“Am I really that much to handle?” Summer Walker coos in the opening seconds of her début album, “Over It.” It’s the question women ask ourselves when we’re trying to make sense of love and of how much space we’re allowed to take up. It’s a question asked when you arrive at the mirror after you’ve been through another failed relationship, searching yourself for the answer to what you’re doing wrong. Although this moment traditionally scans as self-doubt, in the Atlanta singer’s hands, it’s a challenge.
Walker, a former stripper turned R. & B. singer, creates music for girls and women who have been made to feel that they’re too much—too loud, too bold, too sexy—and that such excess makes them unlovable. We’re taught that a woman’s value is tied to her ability to be submissive and act “classy,” that the manner in which she talks, dresses, or conducts herself, sexually or otherwise, has a bearing on her worth and, by extension, her “wifeable” qualities. At every turn, Walker dispenses with those myths, claiming ownership of her body, desires, and imperfections. Just look at the cover for “Over It”: Walker’s appearance, from the wrapped hair to the scrunched-up mouth and extended index finger, is unashamed, and familiar to anyone who has been on a phone call, ready to abandon civility and release every truth that she’s been swallowing.
The album’s witty art and music align with the statement that Walker made with her slow-burning breakout single, “Girls Need Love,” a proud declaration of sexual autonomy and a cultural critique rolled into one. Oscillating between social commentary (“Girls can’t never say they want it / Girls can’t never say how”) and first-person declarations (“I just need some dick / I just need some love”), Walker offered a perspective that is rarely expressed so explicitly on wax, let alone in a Hot 100 hit. The frankness of the sentiment, which has become a sort of through line in her music, and the imagery around it bear the hallmarks of being ratchet—a term once used to denigrate black women, often poor, whose refusal to perform respectability is simply a way of life. And while many artists try on the features of “ratchet culture” in order to portray themselves as edgy, Walker—who was criticized for the way her social anxiety manifested itself during a performance on NPR Tiny Desk, which some misread as disinterest, laziness, or an altogether bad attitude (because grace and multiple dimensions aren’t often readily offered to black women)—knows that there are repercussions for those who live it day to day.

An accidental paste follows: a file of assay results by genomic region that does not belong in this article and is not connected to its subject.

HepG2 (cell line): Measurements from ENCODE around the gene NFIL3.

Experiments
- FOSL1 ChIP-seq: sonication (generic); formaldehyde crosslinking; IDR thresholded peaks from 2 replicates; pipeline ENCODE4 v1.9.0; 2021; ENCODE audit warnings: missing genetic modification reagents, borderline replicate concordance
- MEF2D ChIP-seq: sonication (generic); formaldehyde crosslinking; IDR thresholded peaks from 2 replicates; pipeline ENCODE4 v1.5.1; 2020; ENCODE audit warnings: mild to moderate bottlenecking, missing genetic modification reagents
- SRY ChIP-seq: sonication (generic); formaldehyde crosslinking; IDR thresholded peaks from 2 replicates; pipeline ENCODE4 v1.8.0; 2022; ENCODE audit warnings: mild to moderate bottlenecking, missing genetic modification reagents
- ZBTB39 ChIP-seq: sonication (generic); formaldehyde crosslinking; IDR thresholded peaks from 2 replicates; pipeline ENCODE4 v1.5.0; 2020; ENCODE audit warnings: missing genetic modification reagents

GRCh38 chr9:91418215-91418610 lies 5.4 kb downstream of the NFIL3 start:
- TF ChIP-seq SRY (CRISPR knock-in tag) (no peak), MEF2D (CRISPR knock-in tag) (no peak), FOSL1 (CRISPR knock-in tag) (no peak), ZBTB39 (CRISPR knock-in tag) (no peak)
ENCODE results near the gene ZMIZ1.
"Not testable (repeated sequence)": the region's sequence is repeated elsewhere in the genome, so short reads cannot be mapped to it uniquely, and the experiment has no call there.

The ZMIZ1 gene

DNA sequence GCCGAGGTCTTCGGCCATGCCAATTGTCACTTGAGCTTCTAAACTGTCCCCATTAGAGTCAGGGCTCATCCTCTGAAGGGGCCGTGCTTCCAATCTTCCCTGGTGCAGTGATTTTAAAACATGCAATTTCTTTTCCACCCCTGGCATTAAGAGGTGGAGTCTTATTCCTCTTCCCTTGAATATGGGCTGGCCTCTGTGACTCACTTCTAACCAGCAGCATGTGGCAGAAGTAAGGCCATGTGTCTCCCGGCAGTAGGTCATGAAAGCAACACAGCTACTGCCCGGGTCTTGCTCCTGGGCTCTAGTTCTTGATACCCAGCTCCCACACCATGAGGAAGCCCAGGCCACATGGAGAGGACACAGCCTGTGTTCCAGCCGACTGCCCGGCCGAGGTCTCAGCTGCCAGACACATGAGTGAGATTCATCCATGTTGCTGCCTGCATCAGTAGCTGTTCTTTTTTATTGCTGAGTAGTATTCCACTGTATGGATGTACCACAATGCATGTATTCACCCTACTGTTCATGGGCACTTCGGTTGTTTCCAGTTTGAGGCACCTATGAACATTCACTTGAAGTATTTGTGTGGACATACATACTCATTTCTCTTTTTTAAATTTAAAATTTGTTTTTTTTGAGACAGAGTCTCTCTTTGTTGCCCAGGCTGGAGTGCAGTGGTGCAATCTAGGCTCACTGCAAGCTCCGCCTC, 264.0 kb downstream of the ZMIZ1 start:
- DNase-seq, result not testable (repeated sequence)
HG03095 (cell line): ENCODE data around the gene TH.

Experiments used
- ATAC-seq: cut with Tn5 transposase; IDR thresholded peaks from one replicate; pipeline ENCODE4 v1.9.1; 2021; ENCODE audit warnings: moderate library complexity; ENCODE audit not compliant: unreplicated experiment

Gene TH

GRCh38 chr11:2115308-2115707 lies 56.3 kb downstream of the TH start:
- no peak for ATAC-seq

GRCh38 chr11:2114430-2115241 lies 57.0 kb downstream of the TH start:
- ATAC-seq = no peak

On “Fun Girl,” in lyrics set atop a barely-there guitar, she broaches the topic head on. “I remember what you told me / Said I wasn’t made right. . . . / Can’t turn a ho into a housewife / That I was just a homie, a fun girl,” she laments, highlighting the double standards of attraction and pleasure, how her agency and take-no-shit attitude are used against her. Her voice shines against the stripped backdrop to form one of the album’s most bare and vulnerable moments, though she doesn’t wallow in it for long. A few tracks later, on “Just Might,” she throws in the towel, examining more lucrative options that lie outside of monogamy. “What am I missin’? / Seems like you gain more from a sugar daddy or a drug dealer,” she quips, before she resolves that “love is a losing game, so I just might be a ho.” In Walker’s telling, sexual liberation is personal liberation—a condition free from the disappointment of expectation.